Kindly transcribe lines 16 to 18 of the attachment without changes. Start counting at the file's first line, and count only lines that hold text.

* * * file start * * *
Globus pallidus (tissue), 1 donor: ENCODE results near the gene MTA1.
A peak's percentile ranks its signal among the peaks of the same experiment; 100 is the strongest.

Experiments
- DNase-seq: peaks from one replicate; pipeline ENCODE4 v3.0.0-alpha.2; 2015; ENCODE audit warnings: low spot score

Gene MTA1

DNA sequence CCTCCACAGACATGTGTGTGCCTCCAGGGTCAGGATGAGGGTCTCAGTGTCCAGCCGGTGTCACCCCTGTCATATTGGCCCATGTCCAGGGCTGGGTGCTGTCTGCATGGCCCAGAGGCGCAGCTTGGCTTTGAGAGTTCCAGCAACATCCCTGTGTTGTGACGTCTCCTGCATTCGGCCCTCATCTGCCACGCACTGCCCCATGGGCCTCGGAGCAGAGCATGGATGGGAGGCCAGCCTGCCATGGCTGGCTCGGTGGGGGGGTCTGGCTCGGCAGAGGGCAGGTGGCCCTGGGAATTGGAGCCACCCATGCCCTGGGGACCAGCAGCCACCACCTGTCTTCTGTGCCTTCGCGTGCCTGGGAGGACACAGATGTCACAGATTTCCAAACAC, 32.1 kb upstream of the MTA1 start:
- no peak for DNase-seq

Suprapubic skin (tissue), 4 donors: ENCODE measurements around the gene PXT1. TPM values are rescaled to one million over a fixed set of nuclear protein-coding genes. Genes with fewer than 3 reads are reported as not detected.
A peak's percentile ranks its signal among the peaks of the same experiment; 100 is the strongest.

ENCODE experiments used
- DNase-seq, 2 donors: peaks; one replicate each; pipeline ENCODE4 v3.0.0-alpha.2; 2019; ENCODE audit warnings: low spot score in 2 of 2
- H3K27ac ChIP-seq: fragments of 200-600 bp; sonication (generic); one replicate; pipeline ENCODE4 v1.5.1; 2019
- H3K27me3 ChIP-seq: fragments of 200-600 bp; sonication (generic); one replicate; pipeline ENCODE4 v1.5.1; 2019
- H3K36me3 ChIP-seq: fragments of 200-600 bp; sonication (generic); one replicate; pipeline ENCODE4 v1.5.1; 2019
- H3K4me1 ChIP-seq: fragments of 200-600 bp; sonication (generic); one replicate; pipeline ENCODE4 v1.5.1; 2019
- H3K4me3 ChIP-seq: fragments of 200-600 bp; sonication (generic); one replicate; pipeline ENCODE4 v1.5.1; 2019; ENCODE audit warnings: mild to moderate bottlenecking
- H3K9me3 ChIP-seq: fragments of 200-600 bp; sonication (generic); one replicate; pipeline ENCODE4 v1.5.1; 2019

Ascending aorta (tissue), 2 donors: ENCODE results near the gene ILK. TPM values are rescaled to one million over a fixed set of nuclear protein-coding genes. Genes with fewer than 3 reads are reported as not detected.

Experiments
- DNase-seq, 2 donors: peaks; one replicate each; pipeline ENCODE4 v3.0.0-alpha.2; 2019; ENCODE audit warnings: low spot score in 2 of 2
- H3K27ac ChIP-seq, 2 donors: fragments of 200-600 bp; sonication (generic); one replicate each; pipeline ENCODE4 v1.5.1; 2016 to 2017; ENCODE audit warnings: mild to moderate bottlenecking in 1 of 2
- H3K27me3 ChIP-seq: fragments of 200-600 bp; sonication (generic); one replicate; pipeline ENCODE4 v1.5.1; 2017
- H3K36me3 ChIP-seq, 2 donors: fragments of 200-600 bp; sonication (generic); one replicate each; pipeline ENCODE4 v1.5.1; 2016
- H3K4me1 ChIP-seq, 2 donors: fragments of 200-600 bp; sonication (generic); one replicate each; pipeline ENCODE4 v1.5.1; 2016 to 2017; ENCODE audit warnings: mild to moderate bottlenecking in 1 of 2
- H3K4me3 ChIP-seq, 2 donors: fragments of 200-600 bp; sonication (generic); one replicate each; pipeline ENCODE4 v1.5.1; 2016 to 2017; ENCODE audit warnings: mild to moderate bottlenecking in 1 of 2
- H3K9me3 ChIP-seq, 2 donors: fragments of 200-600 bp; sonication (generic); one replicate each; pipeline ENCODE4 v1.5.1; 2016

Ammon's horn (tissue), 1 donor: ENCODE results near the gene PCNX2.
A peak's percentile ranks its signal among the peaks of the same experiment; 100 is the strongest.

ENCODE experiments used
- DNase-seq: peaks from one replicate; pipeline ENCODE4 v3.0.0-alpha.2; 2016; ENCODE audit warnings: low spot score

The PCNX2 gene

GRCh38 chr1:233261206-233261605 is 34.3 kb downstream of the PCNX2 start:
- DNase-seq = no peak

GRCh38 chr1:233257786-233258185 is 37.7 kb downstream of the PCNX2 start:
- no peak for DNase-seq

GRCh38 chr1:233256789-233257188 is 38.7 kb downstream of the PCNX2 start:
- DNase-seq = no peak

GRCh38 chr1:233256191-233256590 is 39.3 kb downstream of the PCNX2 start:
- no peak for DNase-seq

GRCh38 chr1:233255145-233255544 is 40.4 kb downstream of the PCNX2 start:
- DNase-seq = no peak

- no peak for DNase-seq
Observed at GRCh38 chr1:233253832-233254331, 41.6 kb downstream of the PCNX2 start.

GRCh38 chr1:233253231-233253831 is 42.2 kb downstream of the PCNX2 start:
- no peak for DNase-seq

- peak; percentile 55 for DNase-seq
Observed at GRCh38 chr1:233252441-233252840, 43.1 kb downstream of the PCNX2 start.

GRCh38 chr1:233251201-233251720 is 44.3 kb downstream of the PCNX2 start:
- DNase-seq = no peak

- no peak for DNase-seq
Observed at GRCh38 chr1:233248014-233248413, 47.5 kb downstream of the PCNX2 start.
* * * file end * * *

- H3K4me3 ChIP-seq: fragments of 200-600 bp; sonication (generic); one replicate; pipeline ENCODE4 v1.5.1; 2019; ENCODE audit warnings: mild to moderate bottlenecking
- H3K9me3 ChIP-seq: fragments of 200-600 bp; sonication (generic); one replicate; pipeline ENCODE4 v1.5.1; 2019

Ascending aorta (tissue), 2 donors: ENCODE results near the gene ILK. TPM values are rescaled to one million over a fixed set of nuclear protein-coding genes. Genes with fewer than 3 reads are reported as not detected.